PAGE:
Apparently, the brain cannot distinguish between things we want and things we have. Neurologically, then, our brains treat the failure to achieve our goal the same way as it treats the loss of a valued possession. And up until the moment, the goal is achieved, we have failed to achieve it, setting up a constant tension that the brain seeks to resolve.

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    Ideally, this tension is resolved by driving us towards accomplishment. In many cases, though, the brain simply responds to the loss, causing us to feel fear, anxiety, even anguish, depending on the value of the as-yet-unattained goal.

    Love, Loss, Dopamine, and Our Dreams

    The brains functions are carried out by a stew of chemicals called neurotransmitters. You’ve probably heard of serotonin, which plays a key role in our emotional life – most of the effective anti-depressant medications on the market are serotonin reuptake inhibitors, meaning they regulate serotonin levels in the brain leading to more stable moods.

    Somewhat less well-known is another neurotransmitter, dopamine. Among other things, dopamine acts as a motivator, creating a sensation of pleasure when the brain is stimulated by achievement. Dopamine is also involved in maintaining attention – some forms of ADHD are linked to irregular responses to dopamine.[1]

    So dopamine plays a key role in keeping us focused on our goals and motivating us to attain them, rewarding our attention and achievement by elevating our mood. That is, we feel good when we work towards our goals.

    Dopamine is related to wanting – to desire. The attainment of the object of our desire releases dopamine into our brains and we feel good. Conversely, the frustration of our desires starves us of dopamine, causing anxiety and fear.

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    One of the greatest desires is romantic love – the long-lasting, “till death do us part” kind. It’s no surprise, then, that romantic love is sustained, at least in part, through the constant flow of dopamine released in the presence – real or imagined – of our true love. Loss of romantic love cuts off that supply of dopamine, which is why it feels like you’re dying – your brain responds by triggering all sorts of anxiety-related responses.

    Herein lies obsession, as we go to ever-increasing lengths in search of that dopamine reward. Stalking specialists warn against any kind of contact with a stalker, positive or negative, because any response at all triggers that reward mechanism. If you let the phone ring 50 times and finally pick up on the 51st ring to tell your stalker off, your stalker gets his or her reward, and learns that all s/he has to do is wait for the phone to ring 51 times.

    Romantic love isn’t the only kind of desire that can create this kind of dopamine addiction, though – as Captain Ahab (from Moby Dick) knew well, any suitably important goal can become an obsession once the mind has established ownership.

    The Neurology of Ownership

    Ownership turns out to be about a lot more than just legal rights. When we own something, we invest a part of ourselves into it – it becomes an extension of ourselves.

    In a famous experiment at Cornell University, researchers gave students school logo coffee mugs, and then offered to trade them chocolate bars for the mugs. Very few were willing to make the trade, no matter how much they professed to like chocolate. Big deal, right? Maybe they just really liked those mugs![2]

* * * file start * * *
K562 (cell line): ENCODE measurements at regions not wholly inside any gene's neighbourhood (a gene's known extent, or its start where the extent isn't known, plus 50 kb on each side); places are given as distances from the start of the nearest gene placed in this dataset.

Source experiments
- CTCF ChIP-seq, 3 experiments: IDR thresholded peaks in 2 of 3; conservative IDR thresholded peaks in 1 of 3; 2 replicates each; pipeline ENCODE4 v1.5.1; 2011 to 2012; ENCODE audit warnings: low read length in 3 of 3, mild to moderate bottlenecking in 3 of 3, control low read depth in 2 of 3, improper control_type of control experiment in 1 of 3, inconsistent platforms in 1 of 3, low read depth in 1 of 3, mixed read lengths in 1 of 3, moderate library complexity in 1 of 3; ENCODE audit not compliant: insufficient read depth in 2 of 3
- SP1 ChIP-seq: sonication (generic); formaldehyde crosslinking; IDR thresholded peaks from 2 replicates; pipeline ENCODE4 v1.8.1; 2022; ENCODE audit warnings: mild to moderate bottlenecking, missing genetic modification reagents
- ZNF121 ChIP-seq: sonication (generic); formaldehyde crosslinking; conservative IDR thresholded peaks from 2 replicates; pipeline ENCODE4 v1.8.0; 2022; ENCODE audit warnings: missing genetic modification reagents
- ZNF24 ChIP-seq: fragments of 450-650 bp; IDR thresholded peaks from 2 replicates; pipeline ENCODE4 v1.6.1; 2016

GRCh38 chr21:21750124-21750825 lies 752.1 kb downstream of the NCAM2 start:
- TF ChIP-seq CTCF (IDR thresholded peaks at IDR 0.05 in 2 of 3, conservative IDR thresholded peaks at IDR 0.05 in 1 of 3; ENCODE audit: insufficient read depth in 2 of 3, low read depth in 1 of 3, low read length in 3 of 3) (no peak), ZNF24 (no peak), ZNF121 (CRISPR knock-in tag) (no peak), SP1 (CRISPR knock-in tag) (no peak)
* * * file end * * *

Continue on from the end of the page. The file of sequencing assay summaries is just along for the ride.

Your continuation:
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    But when they reversed the experiment, handing out chocolate and then offering to trade mugs for the candy, they found that now, few students were all that interested in the mugs. Apparently the key thing about the mugs or the chocolate wasn’t whether students valued whatever they had in their possession, but simply that they had it in their possession.

    This phenomenon is called the “endowment effect”. In a nutshell, the endowment effect occurs when we take ownership of an object (or idea, or person); in becoming “ours” it becomes integrated with our sense of identity, making us reluctant to part with it (losing it is seen as a loss, which triggers that dopamine shut-off I discussed above).

    Interestingly, researchers have found that the endowment effect doesn’t require actual ownership or even possession to come into play. In fact, it’s enough to have a reasonable expectation of future possession for us to start thinking of something as a part of us – as jilted lovers, gambling losers, and 7-year olds denied a toy at the store have all experienced.

    The Upshot for Goal-Setters

    So what does all this mean for would-be achievers?

    On one hand, it’s a warning against setting unreasonable goals. The bigger the potential for positive growth a goal has, the more anxiety and stress your brain is going to create around it’s non-achievement.

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    It also suggests that the common wisdom to limit your goals to a small number of reasonable, attainable objectives is good advice. The more goals you have, the more ends your brain thinks it “owns” and therefore the more grief and fear the absence of those ends is going to cause you.

    On a more positive note, the fact that the brain rewards our attentiveness by releasing dopamine means that our brain is working with us to direct us to achievement. Paying attention to your goals feels good, encouraging us to spend more time doing it. This may be why outcome visualization — a favorite technique of self-help gurus involving imagining yourself having completed your objectives — has such a poor track record in clinical studies. It effectively tricks our brain into rewarding us for achieving our goals even though we haven’t done it yet!

    But ultimately, our brain wants us to achieve our goals, so that it’s a sense of who we are that can be fulfilled. And that’s pretty good news!

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    Featured photo credit: Alexa Williams via unsplash.com

    Reference